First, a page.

He had to make some big calls over senior players there. Late blooming forward Ruben Castro is something of a cult hero at Betis for his prolific exploits, twice firing the club back into La Liga during an era when they have very much been in the shadow of Sevilla.
Setien took the very bold decision to move him on. It was a gamble because Castro was still banging goals in for Betis despite being in his mid-30s.
That is the kind of call that a manager lives and dies by, but in this case a top six finish and Europa League football for this past season vindicated Setien. Similar ruthlessness regarding some of the senior players at Barca is needed.
We’re not talking about Lionel Messi here but strike partner Luis Suarez, midfield trio Ivan Rakitic, Sergio Busquets and Arturo Vidal and defender Gerard Pique make for an ageing spine that is in need of renewal.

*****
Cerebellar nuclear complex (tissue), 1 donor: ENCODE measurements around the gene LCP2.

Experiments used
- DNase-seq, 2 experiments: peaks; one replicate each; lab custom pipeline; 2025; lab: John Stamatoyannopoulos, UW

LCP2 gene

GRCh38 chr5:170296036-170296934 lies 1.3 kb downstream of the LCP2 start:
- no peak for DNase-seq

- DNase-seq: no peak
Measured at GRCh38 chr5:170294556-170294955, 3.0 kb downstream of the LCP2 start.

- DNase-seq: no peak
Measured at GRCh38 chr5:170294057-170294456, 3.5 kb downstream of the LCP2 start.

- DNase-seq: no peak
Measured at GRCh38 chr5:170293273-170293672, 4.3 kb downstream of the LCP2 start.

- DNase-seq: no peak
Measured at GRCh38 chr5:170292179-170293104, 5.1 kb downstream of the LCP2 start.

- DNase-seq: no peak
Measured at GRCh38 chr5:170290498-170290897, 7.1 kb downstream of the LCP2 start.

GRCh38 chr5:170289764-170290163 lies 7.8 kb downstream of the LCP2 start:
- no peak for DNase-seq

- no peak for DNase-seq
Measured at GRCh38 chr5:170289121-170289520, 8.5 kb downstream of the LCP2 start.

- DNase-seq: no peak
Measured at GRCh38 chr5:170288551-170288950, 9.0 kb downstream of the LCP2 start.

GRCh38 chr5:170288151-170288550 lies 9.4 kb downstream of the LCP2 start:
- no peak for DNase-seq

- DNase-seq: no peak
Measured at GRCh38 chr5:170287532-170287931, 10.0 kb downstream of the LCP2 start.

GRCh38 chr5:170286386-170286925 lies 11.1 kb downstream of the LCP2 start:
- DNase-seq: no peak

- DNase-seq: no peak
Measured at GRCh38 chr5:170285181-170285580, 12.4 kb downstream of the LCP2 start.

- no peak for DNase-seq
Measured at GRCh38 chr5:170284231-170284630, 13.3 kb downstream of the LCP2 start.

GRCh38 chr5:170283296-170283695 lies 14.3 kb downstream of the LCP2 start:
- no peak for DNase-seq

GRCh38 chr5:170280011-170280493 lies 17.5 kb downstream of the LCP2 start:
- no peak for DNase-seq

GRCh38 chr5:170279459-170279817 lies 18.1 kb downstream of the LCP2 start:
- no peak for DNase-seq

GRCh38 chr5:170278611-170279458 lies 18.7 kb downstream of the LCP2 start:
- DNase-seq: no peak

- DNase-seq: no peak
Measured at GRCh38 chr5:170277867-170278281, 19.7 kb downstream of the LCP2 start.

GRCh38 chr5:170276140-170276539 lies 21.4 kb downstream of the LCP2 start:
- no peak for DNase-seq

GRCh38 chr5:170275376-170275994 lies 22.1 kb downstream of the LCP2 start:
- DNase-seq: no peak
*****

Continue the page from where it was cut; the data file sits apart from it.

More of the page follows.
As a free agent Setien will surely appeal to some of the Barcelona board because, unlike Martinez, no agreement over compensation is needed. His style of play is also in step with the Nou Camp blueprint.
Now aged 60 Setien has less time on his side to take on a top job, but is well-regarded in Spain for his steady ascent in coaching and surely won’t be out of work for long.
Juventus couldn’t really have done much more under Max Allegri except maybe win one of the two Champions League finals they reached during his five years with the Old Lady.
In each of his seasons in Turin, he has kept Juve well on top in Serie A. Under Allegri, a further four Coppa Italia triumphs were added to their list of honours.
He inherited a very good team from Antonio Conte when his predecessor left to take the national job, but has demonstrated an ability to rebuild while remaining domestically dominant.